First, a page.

Also involved in the project is Dr Alastair Laurence (chairman of the piano makers, John Broadwood & Sons Ltd.), who was the curator of the Finchcocks Musical Museum. Alastair has helped with the selection of the pianos used by the new project. Alastair has been organising a number of events to celebrate Broadwood's gift of a piano to Beethoven, and as part of this, there is a concert at Finchcocks on 27 May 2018. This is a charity event, in aid of Help Musicians, and pianist Paul Roberts (who actually lives nearby), will be playing a programme of Debussy and Beethoven.
[full details at the Finchcocks website]

It is a chance to try out the acoustics of the main performance space in the basement, and the start of a possible concert series at Finchcocks.

Future courses include an Upper Intermediate Weekend with Graham Fitch (1 to 3 June 2018) and a Jazz and Improvisation Weekend with Dr Mark Polishook (6 to 8 July).
[See the Finchcocks website for full details]

Elsewhere on this blog:
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  • From wronged women to pastoral delight: Handel's Italian cantatas at Wigmore Hall (★★★★) - concert review
  • Mr Handel's Vauxhall Pleasures at the London Handel Festival (★★★★½) - concert review
  • This brand-new production of Verdi’s Falstaff proves how strong the subject-matter is and how highly entertaining the opera (★★★★★) - opera review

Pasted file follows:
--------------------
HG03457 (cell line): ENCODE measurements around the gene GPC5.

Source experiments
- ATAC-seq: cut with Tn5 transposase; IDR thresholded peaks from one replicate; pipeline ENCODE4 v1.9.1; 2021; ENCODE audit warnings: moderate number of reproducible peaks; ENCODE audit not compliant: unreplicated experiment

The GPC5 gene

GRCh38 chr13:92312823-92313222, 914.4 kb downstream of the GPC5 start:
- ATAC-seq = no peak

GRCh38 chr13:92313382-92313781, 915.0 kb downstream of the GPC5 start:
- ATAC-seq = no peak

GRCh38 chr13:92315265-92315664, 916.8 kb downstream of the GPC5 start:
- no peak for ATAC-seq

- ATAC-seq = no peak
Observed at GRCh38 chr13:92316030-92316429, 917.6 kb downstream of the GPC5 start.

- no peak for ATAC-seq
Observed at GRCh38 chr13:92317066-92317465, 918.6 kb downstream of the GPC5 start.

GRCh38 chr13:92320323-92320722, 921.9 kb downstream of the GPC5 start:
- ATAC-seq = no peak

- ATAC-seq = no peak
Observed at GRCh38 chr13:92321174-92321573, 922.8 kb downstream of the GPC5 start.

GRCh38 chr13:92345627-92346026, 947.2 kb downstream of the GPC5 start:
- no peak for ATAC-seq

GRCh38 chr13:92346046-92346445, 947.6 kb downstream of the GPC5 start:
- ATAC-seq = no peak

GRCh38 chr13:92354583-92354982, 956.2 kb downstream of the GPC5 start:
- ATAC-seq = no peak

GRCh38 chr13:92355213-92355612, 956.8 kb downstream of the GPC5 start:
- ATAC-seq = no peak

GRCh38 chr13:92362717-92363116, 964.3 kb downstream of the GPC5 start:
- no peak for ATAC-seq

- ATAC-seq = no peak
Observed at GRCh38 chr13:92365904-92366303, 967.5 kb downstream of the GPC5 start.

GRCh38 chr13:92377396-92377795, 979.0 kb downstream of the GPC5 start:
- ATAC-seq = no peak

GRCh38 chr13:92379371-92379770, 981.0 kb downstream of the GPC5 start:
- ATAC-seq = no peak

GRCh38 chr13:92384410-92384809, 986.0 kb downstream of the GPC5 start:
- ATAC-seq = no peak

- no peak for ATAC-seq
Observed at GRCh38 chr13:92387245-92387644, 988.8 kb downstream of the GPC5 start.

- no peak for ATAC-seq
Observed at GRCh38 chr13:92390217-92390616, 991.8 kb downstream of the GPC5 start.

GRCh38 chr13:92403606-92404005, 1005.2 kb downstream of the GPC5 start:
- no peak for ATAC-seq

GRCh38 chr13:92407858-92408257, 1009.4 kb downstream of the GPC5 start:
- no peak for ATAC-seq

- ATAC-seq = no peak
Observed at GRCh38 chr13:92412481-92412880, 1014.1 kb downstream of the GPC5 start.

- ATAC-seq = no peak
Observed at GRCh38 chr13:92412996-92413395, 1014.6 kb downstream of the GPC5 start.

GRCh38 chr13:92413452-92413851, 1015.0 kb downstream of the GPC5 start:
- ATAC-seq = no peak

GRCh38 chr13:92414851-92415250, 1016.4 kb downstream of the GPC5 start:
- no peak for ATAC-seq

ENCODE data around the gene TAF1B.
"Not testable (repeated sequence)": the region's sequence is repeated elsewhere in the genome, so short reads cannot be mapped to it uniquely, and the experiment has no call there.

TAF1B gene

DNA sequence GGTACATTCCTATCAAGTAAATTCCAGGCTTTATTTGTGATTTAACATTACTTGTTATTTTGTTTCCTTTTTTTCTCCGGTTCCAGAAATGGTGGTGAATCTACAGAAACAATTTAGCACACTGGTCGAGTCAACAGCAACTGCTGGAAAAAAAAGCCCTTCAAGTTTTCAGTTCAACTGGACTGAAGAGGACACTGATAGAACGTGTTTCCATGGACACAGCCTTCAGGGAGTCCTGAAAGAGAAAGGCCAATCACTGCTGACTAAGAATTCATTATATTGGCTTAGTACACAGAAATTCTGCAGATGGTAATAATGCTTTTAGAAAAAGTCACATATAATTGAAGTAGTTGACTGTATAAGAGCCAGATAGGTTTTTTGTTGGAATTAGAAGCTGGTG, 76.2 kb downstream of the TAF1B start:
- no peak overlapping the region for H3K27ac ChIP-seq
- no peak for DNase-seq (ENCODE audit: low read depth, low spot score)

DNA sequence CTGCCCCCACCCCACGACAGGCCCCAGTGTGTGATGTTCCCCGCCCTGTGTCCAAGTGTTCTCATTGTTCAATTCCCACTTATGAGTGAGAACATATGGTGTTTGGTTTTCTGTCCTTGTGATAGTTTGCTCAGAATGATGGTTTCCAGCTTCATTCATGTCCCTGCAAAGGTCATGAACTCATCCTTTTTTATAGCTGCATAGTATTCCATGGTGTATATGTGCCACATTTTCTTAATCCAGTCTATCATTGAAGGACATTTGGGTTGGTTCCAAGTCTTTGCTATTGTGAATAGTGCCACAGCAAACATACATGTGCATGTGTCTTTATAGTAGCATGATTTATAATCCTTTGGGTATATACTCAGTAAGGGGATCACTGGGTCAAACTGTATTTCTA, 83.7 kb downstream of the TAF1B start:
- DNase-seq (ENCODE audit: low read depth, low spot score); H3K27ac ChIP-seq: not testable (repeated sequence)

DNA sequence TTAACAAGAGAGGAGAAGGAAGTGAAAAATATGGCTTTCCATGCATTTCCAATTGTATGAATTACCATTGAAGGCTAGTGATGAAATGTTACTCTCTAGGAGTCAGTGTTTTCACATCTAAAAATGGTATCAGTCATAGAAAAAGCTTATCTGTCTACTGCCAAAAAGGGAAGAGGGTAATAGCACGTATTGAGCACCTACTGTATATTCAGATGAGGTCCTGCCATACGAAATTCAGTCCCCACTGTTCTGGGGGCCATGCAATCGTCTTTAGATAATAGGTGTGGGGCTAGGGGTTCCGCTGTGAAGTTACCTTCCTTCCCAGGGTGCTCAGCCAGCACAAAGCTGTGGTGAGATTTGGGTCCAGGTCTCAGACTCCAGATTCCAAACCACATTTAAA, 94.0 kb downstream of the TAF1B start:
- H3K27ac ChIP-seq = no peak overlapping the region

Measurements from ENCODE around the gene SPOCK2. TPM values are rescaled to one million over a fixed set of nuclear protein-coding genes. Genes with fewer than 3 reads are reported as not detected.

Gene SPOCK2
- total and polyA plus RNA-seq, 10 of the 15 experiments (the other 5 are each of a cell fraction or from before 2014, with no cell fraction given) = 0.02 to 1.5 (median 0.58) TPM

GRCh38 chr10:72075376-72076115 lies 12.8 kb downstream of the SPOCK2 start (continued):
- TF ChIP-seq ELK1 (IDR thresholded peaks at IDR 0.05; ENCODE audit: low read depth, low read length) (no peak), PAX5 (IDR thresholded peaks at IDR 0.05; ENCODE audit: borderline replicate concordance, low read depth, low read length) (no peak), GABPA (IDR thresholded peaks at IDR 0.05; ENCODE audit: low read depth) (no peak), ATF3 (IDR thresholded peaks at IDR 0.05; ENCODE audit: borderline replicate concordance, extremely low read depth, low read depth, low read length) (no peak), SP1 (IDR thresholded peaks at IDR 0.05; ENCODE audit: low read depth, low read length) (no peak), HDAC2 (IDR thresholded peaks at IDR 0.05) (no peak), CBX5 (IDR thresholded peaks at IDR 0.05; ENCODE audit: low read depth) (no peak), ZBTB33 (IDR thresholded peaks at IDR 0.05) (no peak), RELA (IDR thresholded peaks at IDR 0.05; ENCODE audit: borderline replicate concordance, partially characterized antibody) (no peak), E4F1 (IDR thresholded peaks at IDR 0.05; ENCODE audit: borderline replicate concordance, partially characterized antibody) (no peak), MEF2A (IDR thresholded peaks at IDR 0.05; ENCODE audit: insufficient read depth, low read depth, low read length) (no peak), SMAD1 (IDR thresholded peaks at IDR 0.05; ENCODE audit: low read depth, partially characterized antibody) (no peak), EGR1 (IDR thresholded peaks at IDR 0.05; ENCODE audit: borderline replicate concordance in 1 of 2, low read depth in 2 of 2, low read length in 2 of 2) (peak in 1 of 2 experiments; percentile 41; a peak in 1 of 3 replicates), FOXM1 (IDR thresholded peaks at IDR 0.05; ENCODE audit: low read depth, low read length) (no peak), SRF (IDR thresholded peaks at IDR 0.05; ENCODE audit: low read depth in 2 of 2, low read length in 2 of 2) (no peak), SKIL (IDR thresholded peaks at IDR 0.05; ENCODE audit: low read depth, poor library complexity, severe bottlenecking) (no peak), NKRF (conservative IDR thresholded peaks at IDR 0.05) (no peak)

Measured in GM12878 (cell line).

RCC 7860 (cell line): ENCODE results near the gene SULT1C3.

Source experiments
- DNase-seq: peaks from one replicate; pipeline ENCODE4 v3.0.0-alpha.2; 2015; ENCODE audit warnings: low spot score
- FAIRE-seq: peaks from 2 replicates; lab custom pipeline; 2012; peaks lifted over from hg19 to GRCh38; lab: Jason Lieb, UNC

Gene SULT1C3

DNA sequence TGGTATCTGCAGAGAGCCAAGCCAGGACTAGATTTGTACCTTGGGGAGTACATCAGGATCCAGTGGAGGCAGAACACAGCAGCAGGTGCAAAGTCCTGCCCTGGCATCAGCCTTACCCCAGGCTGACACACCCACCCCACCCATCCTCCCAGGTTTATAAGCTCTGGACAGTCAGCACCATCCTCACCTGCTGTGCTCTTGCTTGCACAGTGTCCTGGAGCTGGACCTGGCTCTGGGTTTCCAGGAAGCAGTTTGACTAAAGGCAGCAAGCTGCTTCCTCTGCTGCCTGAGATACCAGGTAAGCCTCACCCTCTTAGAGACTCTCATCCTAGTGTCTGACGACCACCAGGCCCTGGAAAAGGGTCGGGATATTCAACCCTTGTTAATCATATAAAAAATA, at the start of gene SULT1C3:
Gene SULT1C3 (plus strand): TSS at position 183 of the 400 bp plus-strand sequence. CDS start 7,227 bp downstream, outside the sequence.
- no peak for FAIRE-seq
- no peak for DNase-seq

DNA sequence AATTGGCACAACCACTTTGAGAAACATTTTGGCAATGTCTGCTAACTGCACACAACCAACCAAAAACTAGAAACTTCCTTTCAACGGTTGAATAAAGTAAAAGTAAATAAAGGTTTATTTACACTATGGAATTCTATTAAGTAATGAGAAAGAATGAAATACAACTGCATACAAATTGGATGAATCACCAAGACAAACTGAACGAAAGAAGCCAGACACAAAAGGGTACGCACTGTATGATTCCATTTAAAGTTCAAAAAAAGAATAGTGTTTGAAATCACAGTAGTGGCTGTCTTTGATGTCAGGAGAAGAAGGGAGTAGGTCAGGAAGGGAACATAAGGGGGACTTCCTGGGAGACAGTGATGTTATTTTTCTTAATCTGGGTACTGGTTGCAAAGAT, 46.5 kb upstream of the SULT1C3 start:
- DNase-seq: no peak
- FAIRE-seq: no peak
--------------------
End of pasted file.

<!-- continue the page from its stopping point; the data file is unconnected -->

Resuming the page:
• Planet Hugill’s roving music correspondent, Tony Cooper, reports on Berlin’s Festtage (★★★★) - concert review
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  • Atmosphere at the expense of text: Wednesday at St John's Holy Week Festival (★★★½) - concert review
  • Challenging the traditional concert format: I chat to pianist Alexandra Dariescu about Nutcrackers, creative entrepreneurs and women composers  - interview
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  • Fire and water: Ji Liu  (★★★) - CD review
  • En Francais: Verdi's original Don Carlos in Lyon (★★★★) - Opera review
  • Electronic opera: Roger Doyle's Heresy (★★★) - CD review
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  • Exploring her heritage: Rebeca Omordia introduces the Nigerian art music which features on her new CD - Interview
  • Real discoveries: the songs of Nikolai Medtner (★★★★) - CD review